Carnegie Mellon University

File(s) stored somewhere else

Please note: Linked content is NOT stored on Carnegie Mellon University and we can't guarantee its availability, quality, security or accept any liability.

Vocabulary Acquisition and Verbal Short-Term Memory: Computational and Neural Bases

journal contribution
posted on 1997-09-01, 00:00 authored by Prahlad Gupta, Brian MacwhinneyBrian Macwhinney
In this paper, we explore the hypothesis that human vocabulary acquisition processes and verbal short-term memory abilities utilize a common cognitive and neural system. We begin by reviewing behavioral evidence for a shared set of processes. Next, we examine what the computational bases of such a shared system might be and how vocabulary acquisition and verbal short-term memory might be related in mechanistic terms. We examine existing computational models of vocabulary acquisition and of verbal short-term memory, concluding that they fail to adequately relate these two domains. We then propose an alternative model which accounts not only for the relationship between word learning and verbal short-term memory, but also for a wide range of phenomena in verbal short-term memory. Furthermore, this new account provides a clear statement of the relationship between the proposed system and mechanisms of language processing more generally. We then consider possible neural substrates for this cognitive system. We begin by reviewing what is known of the neural substrates of speech processing and outline a conceptual framework within which a variety of seemingly contradictory neurophysiological and neuropsychological findings can be accommodated. The linkage of the shared system for vocabulary acquisition and verbal short-term memory to neural areas specifically involved in speech processing lends further support to our functionallevel identification of the mechanisms of vocabulary acquisition and verbal shortterm memory with those of language processing. The present work thus relates vocabulary acquisition and verbal short-term memory to each other and to speech processing, at a cognitive, computational, and neural level.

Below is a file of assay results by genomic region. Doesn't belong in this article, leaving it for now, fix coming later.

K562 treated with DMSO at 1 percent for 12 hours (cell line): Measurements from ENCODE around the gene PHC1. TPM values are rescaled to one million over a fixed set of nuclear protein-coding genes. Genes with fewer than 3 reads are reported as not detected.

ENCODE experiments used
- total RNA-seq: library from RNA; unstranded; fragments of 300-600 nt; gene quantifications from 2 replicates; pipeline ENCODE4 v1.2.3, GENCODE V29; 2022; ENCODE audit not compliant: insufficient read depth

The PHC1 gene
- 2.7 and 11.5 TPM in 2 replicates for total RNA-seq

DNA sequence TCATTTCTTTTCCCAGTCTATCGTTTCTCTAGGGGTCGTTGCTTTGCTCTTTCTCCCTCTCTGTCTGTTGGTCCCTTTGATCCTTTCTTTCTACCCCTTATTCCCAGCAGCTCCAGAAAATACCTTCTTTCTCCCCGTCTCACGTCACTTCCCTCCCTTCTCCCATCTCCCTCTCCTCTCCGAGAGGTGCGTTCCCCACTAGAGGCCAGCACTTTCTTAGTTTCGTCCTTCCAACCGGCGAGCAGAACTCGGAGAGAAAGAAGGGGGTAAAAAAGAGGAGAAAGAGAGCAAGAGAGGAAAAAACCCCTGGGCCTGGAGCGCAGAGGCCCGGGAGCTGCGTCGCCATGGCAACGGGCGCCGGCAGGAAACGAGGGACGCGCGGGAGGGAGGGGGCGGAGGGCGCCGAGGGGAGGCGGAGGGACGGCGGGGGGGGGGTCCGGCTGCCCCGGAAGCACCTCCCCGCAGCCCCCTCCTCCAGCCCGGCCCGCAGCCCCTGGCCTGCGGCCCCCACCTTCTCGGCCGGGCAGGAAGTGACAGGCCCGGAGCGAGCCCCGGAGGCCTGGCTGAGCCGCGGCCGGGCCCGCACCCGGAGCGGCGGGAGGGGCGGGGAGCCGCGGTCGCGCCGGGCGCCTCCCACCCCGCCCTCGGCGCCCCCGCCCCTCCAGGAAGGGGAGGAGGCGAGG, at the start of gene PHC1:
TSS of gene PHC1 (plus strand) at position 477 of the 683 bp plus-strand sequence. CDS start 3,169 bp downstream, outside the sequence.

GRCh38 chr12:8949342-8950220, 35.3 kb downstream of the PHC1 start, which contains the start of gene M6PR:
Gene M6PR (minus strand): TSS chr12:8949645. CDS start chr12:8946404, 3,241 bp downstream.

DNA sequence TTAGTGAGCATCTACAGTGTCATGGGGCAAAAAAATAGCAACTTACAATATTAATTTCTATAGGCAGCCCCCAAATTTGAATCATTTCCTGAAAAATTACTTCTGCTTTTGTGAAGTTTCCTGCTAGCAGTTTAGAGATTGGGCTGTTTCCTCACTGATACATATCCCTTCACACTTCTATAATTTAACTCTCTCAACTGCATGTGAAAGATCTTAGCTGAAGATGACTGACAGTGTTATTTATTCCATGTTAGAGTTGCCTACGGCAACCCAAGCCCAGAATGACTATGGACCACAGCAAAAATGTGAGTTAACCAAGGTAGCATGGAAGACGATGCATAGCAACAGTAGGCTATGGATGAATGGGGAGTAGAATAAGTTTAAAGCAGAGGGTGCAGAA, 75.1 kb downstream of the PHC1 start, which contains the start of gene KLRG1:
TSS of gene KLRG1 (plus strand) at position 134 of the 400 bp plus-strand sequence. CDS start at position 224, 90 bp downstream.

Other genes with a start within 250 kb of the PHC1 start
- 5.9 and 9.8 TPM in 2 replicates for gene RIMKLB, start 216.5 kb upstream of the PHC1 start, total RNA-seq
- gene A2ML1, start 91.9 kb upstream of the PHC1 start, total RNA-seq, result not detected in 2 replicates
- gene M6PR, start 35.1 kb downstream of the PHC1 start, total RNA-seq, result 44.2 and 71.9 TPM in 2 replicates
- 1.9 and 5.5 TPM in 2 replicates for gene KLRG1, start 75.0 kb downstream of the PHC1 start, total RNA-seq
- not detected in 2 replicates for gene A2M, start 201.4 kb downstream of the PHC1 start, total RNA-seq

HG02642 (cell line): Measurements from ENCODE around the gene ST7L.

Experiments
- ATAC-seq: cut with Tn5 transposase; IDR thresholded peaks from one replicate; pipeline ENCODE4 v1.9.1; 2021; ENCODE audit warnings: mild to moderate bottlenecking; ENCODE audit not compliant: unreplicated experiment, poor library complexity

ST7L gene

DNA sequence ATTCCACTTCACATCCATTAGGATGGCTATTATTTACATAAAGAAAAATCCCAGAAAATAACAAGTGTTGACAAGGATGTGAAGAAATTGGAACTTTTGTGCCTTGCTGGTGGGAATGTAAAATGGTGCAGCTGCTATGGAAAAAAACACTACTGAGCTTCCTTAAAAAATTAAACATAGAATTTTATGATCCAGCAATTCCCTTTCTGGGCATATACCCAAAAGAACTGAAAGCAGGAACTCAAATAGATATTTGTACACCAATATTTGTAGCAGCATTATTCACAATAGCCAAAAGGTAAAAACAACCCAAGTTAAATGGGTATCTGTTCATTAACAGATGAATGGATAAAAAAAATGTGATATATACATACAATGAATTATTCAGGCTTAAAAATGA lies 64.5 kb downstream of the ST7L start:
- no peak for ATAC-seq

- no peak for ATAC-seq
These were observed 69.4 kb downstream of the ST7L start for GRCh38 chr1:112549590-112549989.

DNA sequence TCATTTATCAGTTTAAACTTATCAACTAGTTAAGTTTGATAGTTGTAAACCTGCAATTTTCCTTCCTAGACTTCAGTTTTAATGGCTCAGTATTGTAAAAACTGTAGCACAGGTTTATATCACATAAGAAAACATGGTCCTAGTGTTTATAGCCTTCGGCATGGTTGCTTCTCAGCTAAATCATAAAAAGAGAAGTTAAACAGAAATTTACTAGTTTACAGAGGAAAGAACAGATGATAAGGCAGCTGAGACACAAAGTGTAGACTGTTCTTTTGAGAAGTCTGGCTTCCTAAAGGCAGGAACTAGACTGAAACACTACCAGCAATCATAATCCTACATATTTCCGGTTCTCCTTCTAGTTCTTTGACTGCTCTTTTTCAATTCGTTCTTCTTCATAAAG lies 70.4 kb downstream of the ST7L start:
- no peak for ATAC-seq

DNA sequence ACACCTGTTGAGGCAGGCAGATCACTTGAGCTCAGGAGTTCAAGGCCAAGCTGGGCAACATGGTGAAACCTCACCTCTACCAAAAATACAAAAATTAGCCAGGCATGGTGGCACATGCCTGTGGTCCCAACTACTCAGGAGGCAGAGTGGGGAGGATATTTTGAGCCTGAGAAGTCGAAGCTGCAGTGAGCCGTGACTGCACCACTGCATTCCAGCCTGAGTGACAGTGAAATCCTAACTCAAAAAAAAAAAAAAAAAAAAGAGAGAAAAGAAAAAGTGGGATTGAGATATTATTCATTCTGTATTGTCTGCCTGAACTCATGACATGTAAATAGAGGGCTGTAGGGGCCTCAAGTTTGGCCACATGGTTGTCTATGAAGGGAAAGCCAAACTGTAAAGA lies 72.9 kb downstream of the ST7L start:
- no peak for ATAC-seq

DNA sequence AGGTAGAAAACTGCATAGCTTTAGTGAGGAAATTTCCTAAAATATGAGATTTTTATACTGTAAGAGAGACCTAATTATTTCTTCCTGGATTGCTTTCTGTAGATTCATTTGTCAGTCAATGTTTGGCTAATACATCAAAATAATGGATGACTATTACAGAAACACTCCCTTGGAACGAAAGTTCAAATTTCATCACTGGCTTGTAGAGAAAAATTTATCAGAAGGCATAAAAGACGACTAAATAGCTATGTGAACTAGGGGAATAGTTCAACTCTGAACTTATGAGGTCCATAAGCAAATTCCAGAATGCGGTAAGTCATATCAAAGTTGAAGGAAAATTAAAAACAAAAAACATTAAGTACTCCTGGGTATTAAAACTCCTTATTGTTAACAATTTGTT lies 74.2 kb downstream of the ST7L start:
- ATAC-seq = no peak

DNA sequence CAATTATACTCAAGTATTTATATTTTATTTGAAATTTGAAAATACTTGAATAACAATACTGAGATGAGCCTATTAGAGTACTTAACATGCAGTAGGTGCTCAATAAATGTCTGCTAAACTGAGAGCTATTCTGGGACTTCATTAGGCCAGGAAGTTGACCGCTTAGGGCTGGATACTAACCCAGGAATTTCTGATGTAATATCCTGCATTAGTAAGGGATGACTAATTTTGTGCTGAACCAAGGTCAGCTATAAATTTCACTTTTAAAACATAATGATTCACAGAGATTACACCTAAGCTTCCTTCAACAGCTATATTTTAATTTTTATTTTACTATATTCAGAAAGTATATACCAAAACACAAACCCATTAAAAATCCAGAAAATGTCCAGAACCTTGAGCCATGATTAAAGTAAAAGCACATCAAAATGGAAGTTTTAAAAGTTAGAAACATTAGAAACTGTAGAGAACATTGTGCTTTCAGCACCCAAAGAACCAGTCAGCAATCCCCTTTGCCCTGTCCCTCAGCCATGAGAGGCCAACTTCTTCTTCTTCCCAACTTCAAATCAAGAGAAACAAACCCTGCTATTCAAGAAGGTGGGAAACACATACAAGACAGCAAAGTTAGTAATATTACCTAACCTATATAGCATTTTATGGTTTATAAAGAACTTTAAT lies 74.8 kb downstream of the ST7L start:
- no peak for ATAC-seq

Usage metrics



    Ref. manager